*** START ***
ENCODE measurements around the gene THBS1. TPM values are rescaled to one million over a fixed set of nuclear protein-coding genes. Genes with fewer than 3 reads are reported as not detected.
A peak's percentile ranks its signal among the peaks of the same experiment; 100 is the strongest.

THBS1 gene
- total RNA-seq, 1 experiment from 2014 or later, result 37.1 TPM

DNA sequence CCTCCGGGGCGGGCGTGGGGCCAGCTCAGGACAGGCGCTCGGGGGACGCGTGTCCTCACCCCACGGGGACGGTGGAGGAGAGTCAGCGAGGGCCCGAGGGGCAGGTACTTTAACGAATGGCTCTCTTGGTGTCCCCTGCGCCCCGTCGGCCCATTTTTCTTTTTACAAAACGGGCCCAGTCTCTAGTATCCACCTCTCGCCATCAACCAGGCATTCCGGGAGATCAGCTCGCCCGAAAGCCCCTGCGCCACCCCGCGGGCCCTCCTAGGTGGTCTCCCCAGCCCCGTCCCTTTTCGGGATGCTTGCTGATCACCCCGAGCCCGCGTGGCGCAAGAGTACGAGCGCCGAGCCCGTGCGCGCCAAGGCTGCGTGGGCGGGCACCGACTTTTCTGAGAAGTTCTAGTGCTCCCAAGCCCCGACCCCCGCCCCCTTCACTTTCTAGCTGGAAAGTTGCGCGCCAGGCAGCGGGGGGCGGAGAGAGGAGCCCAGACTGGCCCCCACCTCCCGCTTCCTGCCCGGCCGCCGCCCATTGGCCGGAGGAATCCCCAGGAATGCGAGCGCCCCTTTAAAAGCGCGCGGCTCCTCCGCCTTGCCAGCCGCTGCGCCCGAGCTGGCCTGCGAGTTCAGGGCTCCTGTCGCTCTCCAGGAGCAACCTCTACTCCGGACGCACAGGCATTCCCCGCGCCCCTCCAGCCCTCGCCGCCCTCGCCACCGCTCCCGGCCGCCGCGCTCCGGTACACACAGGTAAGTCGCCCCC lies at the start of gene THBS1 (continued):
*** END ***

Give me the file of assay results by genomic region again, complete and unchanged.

ENCODE measurements around the gene THBS1. TPM values are rescaled to one million over a fixed set of nuclear protein-coding genes. Genes with fewer than 3 reads are reported as not detected.
A peak's percentile ranks its signal among the peaks of the same experiment; 100 is the strongest.

THBS1 gene
- total RNA-seq, 1 experiment from 2014 or later, result 37.1 TPM

DNA sequence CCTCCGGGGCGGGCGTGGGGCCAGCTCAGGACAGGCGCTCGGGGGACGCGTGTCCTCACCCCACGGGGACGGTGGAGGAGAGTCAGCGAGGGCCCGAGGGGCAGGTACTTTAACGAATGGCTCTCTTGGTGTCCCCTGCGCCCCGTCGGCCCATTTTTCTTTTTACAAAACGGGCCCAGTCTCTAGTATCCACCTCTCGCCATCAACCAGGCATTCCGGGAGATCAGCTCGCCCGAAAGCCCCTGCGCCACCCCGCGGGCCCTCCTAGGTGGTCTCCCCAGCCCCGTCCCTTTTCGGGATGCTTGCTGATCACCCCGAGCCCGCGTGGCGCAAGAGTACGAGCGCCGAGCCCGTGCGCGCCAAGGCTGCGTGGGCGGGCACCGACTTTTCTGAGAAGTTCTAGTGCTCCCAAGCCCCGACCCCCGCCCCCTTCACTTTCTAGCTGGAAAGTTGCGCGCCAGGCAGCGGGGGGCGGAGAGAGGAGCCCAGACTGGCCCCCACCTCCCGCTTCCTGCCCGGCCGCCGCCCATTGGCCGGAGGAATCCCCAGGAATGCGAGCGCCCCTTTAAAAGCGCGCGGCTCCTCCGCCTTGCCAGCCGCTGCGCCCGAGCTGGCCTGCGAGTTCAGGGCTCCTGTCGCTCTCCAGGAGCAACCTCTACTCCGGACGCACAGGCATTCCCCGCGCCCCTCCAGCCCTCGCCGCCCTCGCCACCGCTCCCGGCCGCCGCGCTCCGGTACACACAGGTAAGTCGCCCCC lies at the start of gene THBS1 (continued):